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Central Seminary Gains Standing with ATS

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We are pleased to announce that Central Baptist Theological Seminary of Minneapolis has been granted associate membership in the Association of Theological Schools. This recognition gives Central Seminary standing in the most credible and widely acknowledged organization for accrediting seminaries and graduate schools of theology. Central Seminary is believed to be the first fundamentalist institution to gain associate membership in the ATS.

The move toward the ATS began a decade ago. Central Seminary was about to go after accreditation. Several CHEA (Council on Higher Education Accreditation) authorized organizations could accredit seminaries, and the Central Seminary faculty was trying to decide which agency would prove most helpful. The Association for Biblical Higher Accreditation had just begun to approve seminaries, but it was still an unknown quantity. The Transnational Association of Christian Colleges and Schools looked like it would provide the most help for an institution that had never been accredited before, but regional accreditation was an option. Kevin Bauder, then president of Central Seminary, traveled to Chicago to meet with officials of the Higher Learning Commission of the North Central Association. Surprisingly, the recently-retired president of the NCA commented that the regionals actually had little experience in accrediting seminaries. He encouraged Central Seminary to look toward the Association of Theological Schools.

For specific reasons, Central Seminary decided that TRACS would serve its needs best at the time. Nevertheless, one thing became clear. If the regionals are the gold standard for collegiate and university education, ATS is the platinum standard for seminary education. From early on Central Seminary had a desire to add ATS accreditation to its TRACS accreditation. When Sam Horn became the president of Central Seminary, he and the seminary’s dean, Jonathan Pratt, led the seminary to seek accreditation through the ATS. A major step toward that goal has now been accomplished.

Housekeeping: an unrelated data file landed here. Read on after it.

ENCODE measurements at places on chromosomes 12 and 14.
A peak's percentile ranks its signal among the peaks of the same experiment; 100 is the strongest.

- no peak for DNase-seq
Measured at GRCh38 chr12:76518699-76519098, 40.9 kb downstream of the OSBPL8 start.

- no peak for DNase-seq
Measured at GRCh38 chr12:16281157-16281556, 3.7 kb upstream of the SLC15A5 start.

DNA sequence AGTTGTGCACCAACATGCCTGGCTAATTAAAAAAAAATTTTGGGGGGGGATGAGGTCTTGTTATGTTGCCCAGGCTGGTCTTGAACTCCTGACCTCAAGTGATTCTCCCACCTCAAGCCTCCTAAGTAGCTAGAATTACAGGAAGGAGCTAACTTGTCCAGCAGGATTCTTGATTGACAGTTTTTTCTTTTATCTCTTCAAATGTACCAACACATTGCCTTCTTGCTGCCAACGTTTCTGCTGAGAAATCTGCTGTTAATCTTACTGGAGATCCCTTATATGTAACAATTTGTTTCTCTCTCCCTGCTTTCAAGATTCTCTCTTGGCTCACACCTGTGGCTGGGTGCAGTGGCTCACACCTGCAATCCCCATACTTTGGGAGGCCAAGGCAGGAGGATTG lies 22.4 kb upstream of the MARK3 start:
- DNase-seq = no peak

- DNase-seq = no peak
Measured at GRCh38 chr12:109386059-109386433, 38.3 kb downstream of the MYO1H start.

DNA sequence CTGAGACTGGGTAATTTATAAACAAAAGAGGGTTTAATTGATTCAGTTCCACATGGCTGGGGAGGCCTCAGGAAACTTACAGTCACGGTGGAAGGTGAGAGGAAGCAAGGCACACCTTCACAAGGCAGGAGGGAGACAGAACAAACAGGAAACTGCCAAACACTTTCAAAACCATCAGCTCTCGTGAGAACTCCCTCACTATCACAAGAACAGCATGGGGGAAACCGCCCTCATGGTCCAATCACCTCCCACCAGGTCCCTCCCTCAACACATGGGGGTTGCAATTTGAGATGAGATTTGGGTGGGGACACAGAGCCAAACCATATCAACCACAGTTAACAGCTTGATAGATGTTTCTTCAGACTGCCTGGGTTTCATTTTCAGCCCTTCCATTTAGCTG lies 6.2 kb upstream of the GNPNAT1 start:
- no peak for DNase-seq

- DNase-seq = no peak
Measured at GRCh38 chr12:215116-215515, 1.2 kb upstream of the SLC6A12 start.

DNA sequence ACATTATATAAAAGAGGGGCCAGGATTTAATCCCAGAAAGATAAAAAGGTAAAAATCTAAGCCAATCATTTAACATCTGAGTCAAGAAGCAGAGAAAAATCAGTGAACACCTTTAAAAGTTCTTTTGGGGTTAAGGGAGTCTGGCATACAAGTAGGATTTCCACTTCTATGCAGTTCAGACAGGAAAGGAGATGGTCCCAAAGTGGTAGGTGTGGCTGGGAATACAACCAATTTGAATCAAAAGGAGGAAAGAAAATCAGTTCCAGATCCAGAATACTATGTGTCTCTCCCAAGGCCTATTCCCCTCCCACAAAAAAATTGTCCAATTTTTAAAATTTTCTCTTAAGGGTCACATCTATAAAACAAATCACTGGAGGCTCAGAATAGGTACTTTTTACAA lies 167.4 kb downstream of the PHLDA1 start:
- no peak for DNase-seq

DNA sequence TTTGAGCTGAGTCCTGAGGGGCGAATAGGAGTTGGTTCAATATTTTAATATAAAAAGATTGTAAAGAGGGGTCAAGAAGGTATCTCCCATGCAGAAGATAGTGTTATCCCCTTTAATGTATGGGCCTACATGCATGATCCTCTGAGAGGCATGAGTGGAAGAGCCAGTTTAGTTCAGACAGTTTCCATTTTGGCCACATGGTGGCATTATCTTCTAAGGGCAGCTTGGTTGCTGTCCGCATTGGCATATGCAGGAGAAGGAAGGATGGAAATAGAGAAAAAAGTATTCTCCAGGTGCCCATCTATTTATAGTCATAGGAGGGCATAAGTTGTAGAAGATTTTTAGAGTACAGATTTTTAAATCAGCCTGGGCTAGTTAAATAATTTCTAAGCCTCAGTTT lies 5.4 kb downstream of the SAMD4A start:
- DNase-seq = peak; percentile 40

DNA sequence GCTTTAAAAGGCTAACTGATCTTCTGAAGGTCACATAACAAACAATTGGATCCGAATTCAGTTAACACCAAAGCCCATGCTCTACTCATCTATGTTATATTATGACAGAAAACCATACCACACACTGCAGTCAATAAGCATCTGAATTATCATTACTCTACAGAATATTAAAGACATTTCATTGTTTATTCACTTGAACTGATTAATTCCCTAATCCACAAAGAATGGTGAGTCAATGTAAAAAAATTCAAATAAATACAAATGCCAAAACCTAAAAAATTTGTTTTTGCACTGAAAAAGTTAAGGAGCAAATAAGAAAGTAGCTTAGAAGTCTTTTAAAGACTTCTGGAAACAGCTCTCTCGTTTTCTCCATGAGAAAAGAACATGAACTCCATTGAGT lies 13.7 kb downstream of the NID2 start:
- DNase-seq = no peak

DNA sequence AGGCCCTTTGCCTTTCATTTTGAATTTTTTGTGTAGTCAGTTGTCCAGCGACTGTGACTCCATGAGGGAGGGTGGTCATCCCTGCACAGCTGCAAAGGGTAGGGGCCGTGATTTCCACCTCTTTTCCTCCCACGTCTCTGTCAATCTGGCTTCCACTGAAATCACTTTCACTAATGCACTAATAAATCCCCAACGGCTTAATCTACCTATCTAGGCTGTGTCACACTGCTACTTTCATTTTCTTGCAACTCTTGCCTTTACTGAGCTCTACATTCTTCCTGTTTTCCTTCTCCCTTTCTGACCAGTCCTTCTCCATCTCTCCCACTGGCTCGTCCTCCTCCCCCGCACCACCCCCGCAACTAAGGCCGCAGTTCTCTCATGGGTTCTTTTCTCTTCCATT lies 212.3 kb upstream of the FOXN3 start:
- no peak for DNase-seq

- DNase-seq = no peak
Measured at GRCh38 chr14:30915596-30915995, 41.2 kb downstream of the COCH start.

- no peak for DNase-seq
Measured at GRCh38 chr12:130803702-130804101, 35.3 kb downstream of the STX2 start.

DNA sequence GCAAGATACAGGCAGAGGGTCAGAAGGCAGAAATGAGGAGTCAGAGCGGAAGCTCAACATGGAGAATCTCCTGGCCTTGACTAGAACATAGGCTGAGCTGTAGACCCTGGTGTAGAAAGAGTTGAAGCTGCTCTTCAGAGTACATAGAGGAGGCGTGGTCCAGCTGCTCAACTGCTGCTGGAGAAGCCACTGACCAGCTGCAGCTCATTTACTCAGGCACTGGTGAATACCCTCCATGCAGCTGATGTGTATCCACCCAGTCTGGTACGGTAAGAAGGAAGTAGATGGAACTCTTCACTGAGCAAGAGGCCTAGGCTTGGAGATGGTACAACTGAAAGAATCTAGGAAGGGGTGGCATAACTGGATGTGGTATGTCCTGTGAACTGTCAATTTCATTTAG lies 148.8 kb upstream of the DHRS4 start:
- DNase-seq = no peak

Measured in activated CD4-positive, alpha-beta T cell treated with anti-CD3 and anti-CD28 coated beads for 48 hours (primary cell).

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Why two forms of accreditation? The answer lies in the nature of the accrediting organizations. TRACS is an explicitly Christian, conservative organization. One of its major concerns is doctrinal integrity. It demands that its member institutions affirm specific and very narrow articles of faith, from which it permits no deviation. As Christians and fundamentalists, the administration and faculty at Central Seminary value theological accountability and covet the opportunity to work with an organization that is committed to voicing a robust Biblicism within the academy.

The purpose of ATS is different. ATS is a purely academic agency. It does not engage in religious—let alone Christian—cooperation. The purpose of the ATS is not ecumenical but educational. It accredits both Christian and Jewish institutions. Some Buddhist and Muslim organizations have sought and received non-accredited “affiliate” listings. These institutions are not cooperating or “fellowshipping” religiously but rather holding each other accountable for certain scholastic standards. The ATS stands in exactly the same relationship to religious belief as the regional accreditors do. While the regionals accredit schools that educate for a variety of disciplines, however, the ATS accredits only schools that educate for the theological disciplines. Its goal is to bring academic rigor to theological education.

In the distant past the ATS was dominated by schools that held a non-conservative perspective, leading evangelical institutions to perceive that they would be unwelcome. Over the past decades that emphasis has shifted. Many Bible-believing seminaries have sought accreditation. As long ago as the 1990s the balance had shifted toward evangelical participation in the ATS. Now Central Seminary has become the first self-identified fundamentalist institution to seek and gain associate membership.